CategoryCommunication Skills

Write Thank-You Notes

Writing personal thank-you notes remains an effective way to stand out in the workplace. Thank-you notes send several messages, all good. They demonstrate professionalism, appreciation, and good manners. After an interview, they reinforce your communication skills and interest. These notes strengthen relationships with potential employers, clients, and colleagues. Thank-you notes document gratitude.

Write Notes Regularly

When do we write thank-you notes? Often. At a minimum, write thank-you notes (1) after participating in interviews; (2) after receiving gifts; (3) to acknowledge favors (such as referrals); and (4) to thank colleagues for work well done.  Thank-you notes acknowledge the value of what someone else did for you and the team.

We have warmer feelings towards – and are more predisposed to help again – those who thank us with personal notes. After participating in a forestry job fair, I received a thoughtful note from the president of the local Society of American Foresters student chapter. Would I be willing to support their efforts again? You bet.

Choose Your Paper

Use good judgment in choosing the ‘raw material’ for your notes. After a job interview, write thank-you notes on personal letterhead or simple note cards. To thank someone for a gift, an informational interview or support, the note can be written on company letterhead or on personal or plain notepaper.

However, if you interview for a job at ACME Wildlife Services while working for the Timber Journal, avoid writing thank-you notes on Timber Journal letterhead. On the other hand, if you interview an ACME Wildlife executive for an article you are writing for the Timber Journal, it’s entirely appropriate to use Timber Journal letterhead. [The point may seem obvious, but people make the mistake…]

Be Prepared

Often, I travel with a few note cards, envelopes, and stamps to write thank-you notes from my hotel room or on an airplane. For friends or family, I have used hotel letterhead and, in a pinch, cut my own postcards from the individual sized cereal boxes available at some breakfast bars. [They work Gr-r-reat!]

Worthy thank-you notes are direct, timely, accurate, and signed.  They explicitly say, “thank you” and specify the source of your gratitude. They are written promptly and spell accurately the name of the recipient. And they include your signature; an unsigned thank-you note is a glorified form letter. 

Email?

In certain situations (and increasingly), thank-you emails suffice. This is true for longstanding relationships, when your note includes attachments or links discussed in the interview, when firms view email as a preferred form of communication or where your contacts with an individual all use email. 

Conclusion

My parents taught me that people read and appreciate thank-you notes. Time and time again, my experiences have validated this lesson. Writing personal notes in a timely manner will distinguish you and reinforce business and personal relationships throughout your career.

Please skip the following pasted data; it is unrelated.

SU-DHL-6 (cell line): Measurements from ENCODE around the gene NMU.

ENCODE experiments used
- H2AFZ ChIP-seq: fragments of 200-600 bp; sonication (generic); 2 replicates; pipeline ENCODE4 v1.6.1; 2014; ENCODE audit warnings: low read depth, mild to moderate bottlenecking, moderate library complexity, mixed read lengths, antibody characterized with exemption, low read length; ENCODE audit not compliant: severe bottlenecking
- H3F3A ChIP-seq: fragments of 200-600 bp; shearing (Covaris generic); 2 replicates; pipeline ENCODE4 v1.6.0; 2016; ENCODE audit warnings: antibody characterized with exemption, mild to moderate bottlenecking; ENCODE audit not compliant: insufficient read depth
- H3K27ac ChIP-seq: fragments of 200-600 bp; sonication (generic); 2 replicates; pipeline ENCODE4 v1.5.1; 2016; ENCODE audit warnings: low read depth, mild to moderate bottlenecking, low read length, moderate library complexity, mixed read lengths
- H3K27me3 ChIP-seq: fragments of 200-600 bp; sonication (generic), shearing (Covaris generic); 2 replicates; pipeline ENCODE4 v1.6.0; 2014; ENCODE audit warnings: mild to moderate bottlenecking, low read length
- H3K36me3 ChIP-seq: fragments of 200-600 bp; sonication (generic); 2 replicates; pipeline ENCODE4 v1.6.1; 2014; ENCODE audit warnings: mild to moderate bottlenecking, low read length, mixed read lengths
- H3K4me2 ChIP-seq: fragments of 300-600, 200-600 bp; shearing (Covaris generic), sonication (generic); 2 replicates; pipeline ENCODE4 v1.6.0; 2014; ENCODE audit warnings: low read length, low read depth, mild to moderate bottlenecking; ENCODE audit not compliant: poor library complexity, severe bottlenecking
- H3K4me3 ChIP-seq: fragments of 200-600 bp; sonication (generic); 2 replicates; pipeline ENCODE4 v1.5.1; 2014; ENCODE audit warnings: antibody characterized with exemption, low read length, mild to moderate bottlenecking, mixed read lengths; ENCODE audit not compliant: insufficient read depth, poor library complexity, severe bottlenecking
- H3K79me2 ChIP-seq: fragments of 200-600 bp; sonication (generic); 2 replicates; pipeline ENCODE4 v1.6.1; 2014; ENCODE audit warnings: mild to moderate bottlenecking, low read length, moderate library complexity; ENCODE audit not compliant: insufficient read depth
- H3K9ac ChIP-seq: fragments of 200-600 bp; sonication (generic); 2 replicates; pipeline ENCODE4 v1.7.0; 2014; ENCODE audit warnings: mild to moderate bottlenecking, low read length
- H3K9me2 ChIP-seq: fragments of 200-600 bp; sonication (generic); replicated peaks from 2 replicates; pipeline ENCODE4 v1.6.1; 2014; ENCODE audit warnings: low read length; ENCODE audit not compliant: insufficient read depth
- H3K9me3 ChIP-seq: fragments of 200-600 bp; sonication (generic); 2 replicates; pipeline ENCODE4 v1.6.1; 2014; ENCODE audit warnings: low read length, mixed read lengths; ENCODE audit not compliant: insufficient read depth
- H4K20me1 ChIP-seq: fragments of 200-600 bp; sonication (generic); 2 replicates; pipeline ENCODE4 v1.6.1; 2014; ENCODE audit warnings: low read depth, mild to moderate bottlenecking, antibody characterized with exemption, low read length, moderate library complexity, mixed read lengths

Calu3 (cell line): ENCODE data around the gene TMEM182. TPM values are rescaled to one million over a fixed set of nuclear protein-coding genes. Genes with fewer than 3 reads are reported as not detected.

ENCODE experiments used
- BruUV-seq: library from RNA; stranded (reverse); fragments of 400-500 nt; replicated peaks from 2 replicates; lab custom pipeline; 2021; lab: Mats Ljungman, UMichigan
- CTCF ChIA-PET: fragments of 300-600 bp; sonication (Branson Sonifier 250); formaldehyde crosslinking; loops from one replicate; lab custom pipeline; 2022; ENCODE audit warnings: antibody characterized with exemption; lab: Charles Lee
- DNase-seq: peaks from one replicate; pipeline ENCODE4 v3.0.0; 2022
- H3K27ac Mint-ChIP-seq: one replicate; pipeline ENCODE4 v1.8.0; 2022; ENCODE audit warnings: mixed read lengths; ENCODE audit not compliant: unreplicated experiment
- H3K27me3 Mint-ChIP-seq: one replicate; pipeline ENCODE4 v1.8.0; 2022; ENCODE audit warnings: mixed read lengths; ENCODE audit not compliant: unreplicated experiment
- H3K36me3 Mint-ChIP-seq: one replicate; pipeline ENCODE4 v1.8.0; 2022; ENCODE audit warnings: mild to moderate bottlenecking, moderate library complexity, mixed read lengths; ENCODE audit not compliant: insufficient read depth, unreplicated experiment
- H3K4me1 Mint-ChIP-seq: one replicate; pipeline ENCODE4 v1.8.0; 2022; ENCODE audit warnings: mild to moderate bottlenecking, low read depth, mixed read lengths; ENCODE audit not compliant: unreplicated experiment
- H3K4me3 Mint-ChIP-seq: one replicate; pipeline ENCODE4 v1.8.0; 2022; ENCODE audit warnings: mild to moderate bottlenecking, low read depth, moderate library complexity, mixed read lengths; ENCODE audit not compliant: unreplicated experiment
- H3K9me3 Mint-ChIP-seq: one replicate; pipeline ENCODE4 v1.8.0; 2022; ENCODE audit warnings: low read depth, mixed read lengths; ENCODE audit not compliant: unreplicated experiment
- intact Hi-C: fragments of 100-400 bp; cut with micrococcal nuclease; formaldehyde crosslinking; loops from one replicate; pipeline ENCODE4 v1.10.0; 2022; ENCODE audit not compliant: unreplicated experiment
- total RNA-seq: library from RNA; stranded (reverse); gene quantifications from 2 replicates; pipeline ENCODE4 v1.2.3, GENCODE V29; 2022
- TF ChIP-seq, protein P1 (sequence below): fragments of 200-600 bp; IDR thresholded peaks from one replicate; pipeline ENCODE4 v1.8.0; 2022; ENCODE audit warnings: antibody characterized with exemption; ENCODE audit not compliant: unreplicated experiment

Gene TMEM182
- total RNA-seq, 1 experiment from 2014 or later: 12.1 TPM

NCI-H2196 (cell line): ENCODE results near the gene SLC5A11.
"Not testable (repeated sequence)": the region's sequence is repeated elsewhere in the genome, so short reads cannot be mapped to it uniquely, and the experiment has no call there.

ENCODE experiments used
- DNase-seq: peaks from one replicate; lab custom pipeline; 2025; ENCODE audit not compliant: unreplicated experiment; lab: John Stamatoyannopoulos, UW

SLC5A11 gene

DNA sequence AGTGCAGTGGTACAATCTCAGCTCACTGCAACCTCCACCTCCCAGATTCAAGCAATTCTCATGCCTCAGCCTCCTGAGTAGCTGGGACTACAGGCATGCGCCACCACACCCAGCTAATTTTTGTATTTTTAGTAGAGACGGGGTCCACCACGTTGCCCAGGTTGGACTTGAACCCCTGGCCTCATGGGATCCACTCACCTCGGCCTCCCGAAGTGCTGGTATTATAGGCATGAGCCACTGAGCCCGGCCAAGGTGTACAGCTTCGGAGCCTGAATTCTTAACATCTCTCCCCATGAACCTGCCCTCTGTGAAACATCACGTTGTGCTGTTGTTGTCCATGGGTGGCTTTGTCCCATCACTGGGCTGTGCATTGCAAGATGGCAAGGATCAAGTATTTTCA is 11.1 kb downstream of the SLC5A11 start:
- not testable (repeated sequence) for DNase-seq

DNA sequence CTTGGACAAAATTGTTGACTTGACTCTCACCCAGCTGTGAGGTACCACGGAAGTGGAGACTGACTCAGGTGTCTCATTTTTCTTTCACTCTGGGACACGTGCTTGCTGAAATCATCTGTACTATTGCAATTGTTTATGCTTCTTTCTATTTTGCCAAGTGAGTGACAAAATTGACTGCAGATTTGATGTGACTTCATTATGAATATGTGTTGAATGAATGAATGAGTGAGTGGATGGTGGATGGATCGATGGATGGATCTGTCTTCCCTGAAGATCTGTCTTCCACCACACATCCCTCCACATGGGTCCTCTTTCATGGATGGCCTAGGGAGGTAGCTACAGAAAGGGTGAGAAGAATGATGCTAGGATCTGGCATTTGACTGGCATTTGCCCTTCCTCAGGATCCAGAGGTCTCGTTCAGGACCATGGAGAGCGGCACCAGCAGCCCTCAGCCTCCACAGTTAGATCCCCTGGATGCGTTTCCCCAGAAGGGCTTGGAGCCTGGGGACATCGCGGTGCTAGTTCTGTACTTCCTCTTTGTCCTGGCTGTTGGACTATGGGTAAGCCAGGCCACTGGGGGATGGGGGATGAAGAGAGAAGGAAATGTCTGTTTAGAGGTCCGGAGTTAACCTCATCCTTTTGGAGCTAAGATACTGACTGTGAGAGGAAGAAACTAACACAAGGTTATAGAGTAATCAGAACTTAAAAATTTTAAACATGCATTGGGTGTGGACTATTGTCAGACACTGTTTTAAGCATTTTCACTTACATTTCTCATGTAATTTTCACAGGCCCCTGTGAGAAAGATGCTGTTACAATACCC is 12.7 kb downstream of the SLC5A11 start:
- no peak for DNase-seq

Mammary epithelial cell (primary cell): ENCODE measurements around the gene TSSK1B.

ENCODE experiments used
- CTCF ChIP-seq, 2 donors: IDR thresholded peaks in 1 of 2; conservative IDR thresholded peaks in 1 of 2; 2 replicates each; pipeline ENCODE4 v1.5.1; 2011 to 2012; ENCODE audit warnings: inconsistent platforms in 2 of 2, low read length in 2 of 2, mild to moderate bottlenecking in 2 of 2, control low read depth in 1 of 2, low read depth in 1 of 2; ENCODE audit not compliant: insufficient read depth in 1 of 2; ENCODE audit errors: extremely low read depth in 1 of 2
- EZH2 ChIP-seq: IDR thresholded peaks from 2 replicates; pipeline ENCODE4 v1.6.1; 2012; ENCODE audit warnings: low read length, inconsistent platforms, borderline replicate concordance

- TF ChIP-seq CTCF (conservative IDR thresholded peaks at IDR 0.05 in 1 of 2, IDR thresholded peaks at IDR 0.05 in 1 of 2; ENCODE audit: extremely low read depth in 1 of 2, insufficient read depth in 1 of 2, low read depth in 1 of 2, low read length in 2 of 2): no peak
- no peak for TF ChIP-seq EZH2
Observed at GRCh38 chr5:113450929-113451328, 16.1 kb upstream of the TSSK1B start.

Is This Meeting Necessary?

According to the late author and management expert Peter Drucker,[1] “one either meets or one works.”

While our sympathies agree with this, we’ve also experienced effective, well-run meetings that got things done. Meetings either leverage or waste company resources, time and productivity, so the skills required to lead and facilitate meetings have value and import

Diagnosing meeting quality does not require a PhD (few things do). As noted in a previous essay, meetings fail for specific, well-understood reasons

Alternately, meetings succeed if they adhere to a few basic practices. This starts with asking, “is this meeting necessary?” In Loving Trees is Not Enough, I wrote about primary roles served by meetings:

  • Rapid decision making;
  • Sharing information and education; and 
  • Generating ideas and feedback.

We should be able to state, in one simple sentence, the purpose of any given meeting. “We are deciding how to staff this project” or “we are reviewing the audit results to identify next steps.” If we cannot specify the purpose, then what happens if we cancel the meeting? Per Mr. Drucker, we work.

To keep meetings on track, start on time and with an agenda. Remind those assembled (in one sentence) what we plan to accomplish. The agenda serves to clarify expectations in advance. This helps participants prepare and contribute appropriately, in addition to confirming whether or not they should attend in the first place. Everyone should “need” to be there and have a specific role.

At the end of the meeting, ask “who else needs to know?” Then, you can get back to work.


[1] His books, including The Practice of Management and Managing in Turbulent Times, remain relevant and timely to this day.

How to Improve the Communication of Research: Lessons from Forestry and Wood Bioenergy